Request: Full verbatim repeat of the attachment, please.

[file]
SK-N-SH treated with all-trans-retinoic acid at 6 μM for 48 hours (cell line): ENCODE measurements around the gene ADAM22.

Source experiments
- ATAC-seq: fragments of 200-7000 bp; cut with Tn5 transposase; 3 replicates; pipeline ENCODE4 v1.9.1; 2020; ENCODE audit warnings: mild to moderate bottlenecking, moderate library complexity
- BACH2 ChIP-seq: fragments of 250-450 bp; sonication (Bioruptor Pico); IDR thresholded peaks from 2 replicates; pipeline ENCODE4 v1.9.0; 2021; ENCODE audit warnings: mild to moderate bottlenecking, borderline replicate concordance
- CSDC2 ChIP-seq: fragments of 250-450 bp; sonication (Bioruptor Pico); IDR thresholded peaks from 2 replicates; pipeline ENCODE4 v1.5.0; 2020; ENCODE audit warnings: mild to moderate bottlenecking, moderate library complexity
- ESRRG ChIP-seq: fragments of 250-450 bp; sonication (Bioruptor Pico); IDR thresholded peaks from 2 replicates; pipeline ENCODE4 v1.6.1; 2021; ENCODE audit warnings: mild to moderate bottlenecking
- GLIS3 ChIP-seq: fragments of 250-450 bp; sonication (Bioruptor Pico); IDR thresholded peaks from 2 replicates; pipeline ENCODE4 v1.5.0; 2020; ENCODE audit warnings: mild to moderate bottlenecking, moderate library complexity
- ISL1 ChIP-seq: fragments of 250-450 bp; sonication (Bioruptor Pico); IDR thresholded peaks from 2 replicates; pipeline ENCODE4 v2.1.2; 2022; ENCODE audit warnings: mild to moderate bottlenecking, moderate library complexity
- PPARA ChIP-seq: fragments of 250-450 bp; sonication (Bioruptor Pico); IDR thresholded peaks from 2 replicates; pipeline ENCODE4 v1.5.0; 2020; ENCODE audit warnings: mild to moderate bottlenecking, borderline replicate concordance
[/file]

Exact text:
SK-N-SH treated with all-trans-retinoic acid at 6 μM for 48 hours (cell line): ENCODE measurements around the gene ADAM22.

Source experiments
- ATAC-seq: fragments of 200-7000 bp; cut with Tn5 transposase; 3 replicates; pipeline ENCODE4 v1.9.1; 2020; ENCODE audit warnings: mild to moderate bottlenecking, moderate library complexity
- BACH2 ChIP-seq: fragments of 250-450 bp; sonication (Bioruptor Pico); IDR thresholded peaks from 2 replicates; pipeline ENCODE4 v1.9.0; 2021; ENCODE audit warnings: mild to moderate bottlenecking, borderline replicate concordance
- CSDC2 ChIP-seq: fragments of 250-450 bp; sonication (Bioruptor Pico); IDR thresholded peaks from 2 replicates; pipeline ENCODE4 v1.5.0; 2020; ENCODE audit warnings: mild to moderate bottlenecking, moderate library complexity
- ESRRG ChIP-seq: fragments of 250-450 bp; sonication (Bioruptor Pico); IDR thresholded peaks from 2 replicates; pipeline ENCODE4 v1.6.1; 2021; ENCODE audit warnings: mild to moderate bottlenecking
- GLIS3 ChIP-seq: fragments of 250-450 bp; sonication (Bioruptor Pico); IDR thresholded peaks from 2 replicates; pipeline ENCODE4 v1.5.0; 2020; ENCODE audit warnings: mild to moderate bottlenecking, moderate library complexity
- ISL1 ChIP-seq: fragments of 250-450 bp; sonication (Bioruptor Pico); IDR thresholded peaks from 2 replicates; pipeline ENCODE4 v2.1.2; 2022; ENCODE audit warnings: mild to moderate bottlenecking, moderate library complexity
- PPARA ChIP-seq: fragments of 250-450 bp; sonication (Bioruptor Pico); IDR thresholded peaks from 2 replicates; pipeline ENCODE4 v1.5.0; 2020; ENCODE audit warnings: mild to moderate bottlenecking, borderline replicate concordance